He finishes by says “and may Heaven’s blessing rest on our work in war and in peace”. Cut-aways to members listening including shots of Clement Attlee and Anthony Eden. Churchill takes the microphone and tells of the labours to get this great statesman Field Marshal Smuts to this country. He then calls for appreciation for Smuts. The House rises and applauds and tries to sign ‘For He’s A Jolly Good Fellow’, but the key is set a little high so sounds a bit out of tune.   They then give Smuts three cheers.



http://www.britishpathe.tv/   FOR LICENSING ENQUIRIES VISIT



British Pathé also represents the Reuters historical collection, which includes more than 120,000 items from the news agencies Gaumont Graphic (1910-1932), Empire News Bulletin (1926-1930), British Paramount (1931-1957), and Gaumont British (1934-1959), as well as Visnews content from 1957 to the end of 1979. All footage can be viewed on the British Pathé website.



A Call To Arms – Marshal Smuts –  A Call To Arms By Field Marshal Smuts (1943)





JAN SMUTS   (1945)


1948 …  In EUROPE

Honour For Field Marshal Jan Smuts AKA Smuts Honoured In Holland (1948)


SMUTS – General Smuts Home Title – All’s Well ! (1940)



Reservate en Britse Kroongebiede is vervat in die Unie van Suid-Afrika se Grondwet – dus was daar destyds al apartheid en het dit nie in 1948 of 1961 begin nie.   Na anneksasies en oorloë met die Britse magte, het die etniese stamme bly voortleef, die wat oorleef het.  Verwys na die Britse wetgewing (Glen Grey wet)  uit die Kaapkolonie en Lord Shepstone se beleid oor Segregasie van 1854.   Dit het alles na die Mfecane oorloë gebeur.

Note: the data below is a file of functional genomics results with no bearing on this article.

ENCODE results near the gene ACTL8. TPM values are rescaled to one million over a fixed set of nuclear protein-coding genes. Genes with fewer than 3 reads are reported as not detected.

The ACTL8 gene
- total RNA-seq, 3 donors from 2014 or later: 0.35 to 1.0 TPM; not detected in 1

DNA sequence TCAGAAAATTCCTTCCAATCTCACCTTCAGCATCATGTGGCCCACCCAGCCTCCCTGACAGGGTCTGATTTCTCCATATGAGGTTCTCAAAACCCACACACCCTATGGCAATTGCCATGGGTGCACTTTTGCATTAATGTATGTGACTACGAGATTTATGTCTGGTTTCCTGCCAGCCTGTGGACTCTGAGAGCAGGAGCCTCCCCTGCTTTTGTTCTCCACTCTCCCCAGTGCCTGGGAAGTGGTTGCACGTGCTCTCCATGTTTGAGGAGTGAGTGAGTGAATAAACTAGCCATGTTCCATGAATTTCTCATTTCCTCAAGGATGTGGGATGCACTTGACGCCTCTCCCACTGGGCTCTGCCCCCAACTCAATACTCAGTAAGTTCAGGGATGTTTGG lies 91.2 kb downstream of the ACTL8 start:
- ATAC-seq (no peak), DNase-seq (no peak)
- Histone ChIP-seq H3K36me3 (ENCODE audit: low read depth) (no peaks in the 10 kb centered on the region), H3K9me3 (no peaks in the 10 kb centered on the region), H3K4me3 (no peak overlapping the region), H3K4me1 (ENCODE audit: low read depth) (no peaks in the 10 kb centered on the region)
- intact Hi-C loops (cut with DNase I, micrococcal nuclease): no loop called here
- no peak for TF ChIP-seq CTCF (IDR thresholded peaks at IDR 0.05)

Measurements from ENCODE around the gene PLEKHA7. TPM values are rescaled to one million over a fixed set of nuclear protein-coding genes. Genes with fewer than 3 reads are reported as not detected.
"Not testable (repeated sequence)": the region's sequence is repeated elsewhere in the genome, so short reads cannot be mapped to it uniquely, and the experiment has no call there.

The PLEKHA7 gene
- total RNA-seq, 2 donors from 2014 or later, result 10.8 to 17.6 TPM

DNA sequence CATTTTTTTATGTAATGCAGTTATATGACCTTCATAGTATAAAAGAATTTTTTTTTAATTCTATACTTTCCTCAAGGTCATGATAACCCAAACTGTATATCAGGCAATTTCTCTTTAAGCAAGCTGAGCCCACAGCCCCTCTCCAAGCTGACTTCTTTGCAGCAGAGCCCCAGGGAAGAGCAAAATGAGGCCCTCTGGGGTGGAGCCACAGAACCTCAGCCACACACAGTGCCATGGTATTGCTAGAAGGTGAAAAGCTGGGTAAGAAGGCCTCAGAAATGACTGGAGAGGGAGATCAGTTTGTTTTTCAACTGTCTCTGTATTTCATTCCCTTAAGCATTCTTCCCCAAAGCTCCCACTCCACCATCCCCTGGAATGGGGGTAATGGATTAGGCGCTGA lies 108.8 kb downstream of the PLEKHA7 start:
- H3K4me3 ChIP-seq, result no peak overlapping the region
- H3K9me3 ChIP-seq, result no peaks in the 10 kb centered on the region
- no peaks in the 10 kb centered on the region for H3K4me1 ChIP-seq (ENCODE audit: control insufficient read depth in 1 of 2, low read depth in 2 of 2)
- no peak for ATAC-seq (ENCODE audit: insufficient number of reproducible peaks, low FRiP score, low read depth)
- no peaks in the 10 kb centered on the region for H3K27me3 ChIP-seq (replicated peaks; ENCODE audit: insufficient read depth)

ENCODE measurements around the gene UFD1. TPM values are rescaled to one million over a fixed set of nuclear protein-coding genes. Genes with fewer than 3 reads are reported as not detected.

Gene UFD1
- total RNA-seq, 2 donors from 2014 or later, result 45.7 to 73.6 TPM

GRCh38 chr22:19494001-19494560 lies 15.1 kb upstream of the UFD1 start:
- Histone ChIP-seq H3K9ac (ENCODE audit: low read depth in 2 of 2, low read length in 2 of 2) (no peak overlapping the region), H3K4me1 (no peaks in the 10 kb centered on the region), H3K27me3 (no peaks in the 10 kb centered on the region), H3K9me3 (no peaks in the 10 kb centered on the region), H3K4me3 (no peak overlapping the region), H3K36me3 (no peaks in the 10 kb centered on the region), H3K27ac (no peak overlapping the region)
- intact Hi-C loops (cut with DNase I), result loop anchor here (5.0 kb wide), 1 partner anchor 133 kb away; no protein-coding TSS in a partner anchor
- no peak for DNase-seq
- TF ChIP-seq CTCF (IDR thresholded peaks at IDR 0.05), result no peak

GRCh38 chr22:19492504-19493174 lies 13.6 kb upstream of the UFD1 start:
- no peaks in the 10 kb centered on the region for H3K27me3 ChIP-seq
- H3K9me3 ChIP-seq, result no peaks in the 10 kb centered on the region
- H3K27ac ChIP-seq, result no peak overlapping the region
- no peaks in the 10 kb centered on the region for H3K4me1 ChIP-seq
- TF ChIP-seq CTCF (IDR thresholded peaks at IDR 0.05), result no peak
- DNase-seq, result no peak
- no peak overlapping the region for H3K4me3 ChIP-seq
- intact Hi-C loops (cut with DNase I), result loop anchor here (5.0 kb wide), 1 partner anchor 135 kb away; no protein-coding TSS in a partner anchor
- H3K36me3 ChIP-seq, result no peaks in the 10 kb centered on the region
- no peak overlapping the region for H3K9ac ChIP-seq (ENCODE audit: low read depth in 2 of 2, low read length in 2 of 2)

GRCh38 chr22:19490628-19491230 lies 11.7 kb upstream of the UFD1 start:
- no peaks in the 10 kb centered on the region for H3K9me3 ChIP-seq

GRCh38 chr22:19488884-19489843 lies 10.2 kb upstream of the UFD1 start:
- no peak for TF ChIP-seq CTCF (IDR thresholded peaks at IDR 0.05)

Indigenous land (old homelands) –  Trustland  -CPA  – landclaims

Shepstone : Natal, roots of segregation

Pass Laws : British colony 1797



Field Marshal Jan Christiaan Smuts OM, CH, ED, PC, KC, FRS was a prominent South African and British Commonwealth statesman, military leader and philosopher.    General Jan Christiaan Smuts was born near Riebeeck West in the Cape Colony on 24 May 1870 on  the farm Bovenplaats, that was part of Ongegund.



THERE WAS  N O    M A N D A T E, but after all areas were annexed it was ruled by London (the Union of South Africa).